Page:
Authentication and Accounts
All university computers, servers, network devices, and network applications must have some form of authentication system using a strong password or certificate. All users should use authentication when accessing these resources and sessions should be closed when not in use. Systems and services should use authorization groups/roles to control access level.
Encryption must be utilized for all user logins, especially if the system/service is being accessed from outside IUP (over the Internet).
Sharing of user credentials (username and password), not changing default passwords, or using blank passwords is strictly prohibited. All systems, network devices, and network applications should use unique, strong, complex, passwords. A strong password should be at least fifteen (15) characters long and should include numbers and non-alphanumeric characters. Passwords should be regularly changed and not reused.
Passwords should be changed immediately if they are accidentally exposed or suspected to be compromised. Passwords should be changed immediately on the effective date when an administrator leaves the university, or a position in the university that required use of the password.
Secure System Setup
Many security vulnerabilities exist in default installations of operating systems such as Windows and Linux. Newly installed systems placed on the IUP network before they are properly secured and hardened are a security risk, and can often results
in the system becoming compromised. A compromised system will need to be re-installed and properly secured before placing it back on the IUP network.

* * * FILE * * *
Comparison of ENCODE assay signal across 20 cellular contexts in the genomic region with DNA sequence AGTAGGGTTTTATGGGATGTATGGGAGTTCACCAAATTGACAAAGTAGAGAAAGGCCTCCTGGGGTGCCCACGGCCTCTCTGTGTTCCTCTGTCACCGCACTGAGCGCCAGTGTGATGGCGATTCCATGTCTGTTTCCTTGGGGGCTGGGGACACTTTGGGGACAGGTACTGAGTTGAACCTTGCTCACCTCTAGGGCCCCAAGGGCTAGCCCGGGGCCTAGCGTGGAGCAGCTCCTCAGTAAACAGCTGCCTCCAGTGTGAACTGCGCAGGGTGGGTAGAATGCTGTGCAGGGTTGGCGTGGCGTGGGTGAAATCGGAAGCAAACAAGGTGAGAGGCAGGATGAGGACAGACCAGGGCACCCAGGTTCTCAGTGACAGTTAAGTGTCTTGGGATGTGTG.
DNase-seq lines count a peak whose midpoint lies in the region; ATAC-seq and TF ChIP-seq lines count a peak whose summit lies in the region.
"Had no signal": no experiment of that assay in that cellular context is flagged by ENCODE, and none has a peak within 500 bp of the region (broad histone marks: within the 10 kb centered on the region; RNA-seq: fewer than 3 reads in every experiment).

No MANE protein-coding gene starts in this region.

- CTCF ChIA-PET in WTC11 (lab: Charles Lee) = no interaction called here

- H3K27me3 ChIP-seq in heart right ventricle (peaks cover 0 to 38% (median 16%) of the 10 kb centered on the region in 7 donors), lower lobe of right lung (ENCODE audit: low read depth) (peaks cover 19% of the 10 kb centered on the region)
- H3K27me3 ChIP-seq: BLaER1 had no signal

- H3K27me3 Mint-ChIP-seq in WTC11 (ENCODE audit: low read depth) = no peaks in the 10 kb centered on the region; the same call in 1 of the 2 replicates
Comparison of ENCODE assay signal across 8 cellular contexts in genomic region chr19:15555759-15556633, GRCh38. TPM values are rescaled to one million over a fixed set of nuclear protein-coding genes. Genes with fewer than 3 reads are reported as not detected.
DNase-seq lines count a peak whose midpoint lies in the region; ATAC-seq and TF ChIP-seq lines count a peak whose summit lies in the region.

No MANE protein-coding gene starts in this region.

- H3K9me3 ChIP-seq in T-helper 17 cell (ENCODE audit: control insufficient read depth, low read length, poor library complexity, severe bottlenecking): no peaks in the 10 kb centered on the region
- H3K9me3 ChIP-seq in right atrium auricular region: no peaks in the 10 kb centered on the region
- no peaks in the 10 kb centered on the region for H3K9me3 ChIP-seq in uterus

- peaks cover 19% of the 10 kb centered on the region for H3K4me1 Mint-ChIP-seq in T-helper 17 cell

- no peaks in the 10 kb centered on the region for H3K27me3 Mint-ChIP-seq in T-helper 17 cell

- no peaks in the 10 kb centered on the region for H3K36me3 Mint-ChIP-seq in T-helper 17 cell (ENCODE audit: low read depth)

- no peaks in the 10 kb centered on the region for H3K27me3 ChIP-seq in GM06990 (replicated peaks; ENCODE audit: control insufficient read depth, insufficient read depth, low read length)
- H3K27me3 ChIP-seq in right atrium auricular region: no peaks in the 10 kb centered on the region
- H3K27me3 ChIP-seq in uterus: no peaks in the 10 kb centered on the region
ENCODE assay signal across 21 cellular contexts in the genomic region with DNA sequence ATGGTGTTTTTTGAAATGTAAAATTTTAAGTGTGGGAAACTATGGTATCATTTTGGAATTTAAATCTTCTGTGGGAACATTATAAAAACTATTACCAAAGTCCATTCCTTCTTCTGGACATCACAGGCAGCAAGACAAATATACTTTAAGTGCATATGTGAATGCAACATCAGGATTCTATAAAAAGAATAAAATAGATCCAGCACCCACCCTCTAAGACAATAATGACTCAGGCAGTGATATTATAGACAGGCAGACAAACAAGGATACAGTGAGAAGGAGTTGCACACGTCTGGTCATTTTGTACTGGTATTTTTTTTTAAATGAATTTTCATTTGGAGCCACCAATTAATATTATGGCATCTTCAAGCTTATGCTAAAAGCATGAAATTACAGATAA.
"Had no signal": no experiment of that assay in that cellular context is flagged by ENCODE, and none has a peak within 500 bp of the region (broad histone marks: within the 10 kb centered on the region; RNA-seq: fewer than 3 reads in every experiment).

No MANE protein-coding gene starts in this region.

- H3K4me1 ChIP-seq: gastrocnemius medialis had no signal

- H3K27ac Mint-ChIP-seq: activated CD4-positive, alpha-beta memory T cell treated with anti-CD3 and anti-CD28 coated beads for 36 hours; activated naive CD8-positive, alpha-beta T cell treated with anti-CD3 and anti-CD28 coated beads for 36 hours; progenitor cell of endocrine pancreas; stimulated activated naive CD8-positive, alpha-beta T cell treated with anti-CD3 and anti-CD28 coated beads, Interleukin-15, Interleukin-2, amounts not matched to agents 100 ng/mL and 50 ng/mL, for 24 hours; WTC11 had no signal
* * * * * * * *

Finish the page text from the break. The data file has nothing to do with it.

Many exploits use vulnerabilities found in unneeded or unused features in various computer software. Most exploits are created to compromise as many systems as possible, relying on systems with default configurations and/or systems with various
features turned on by default. Minimizing the default configuration can limit exposure to automated brute-force hacker scripts/kits, worms, and attacks on unknown vulnerabilities.
Uninstalling unused software eliminates exposure to vulnerabilities since the potentially vulnerable software is no longer present. Some components are often unable to be uninstalled, such as network services. You can disable unneeded network
services to eliminate their potential abuse and exposure of vulnerabilities.
All system setup and configuration should be documented as it plays an important role in a system’s lifecycle and security. Systems should be setup with a standardized configuration and security policy. Changes made to the configuration and security
of a system after initial setup should also be documented.
Software and Updates
Backup and Recovery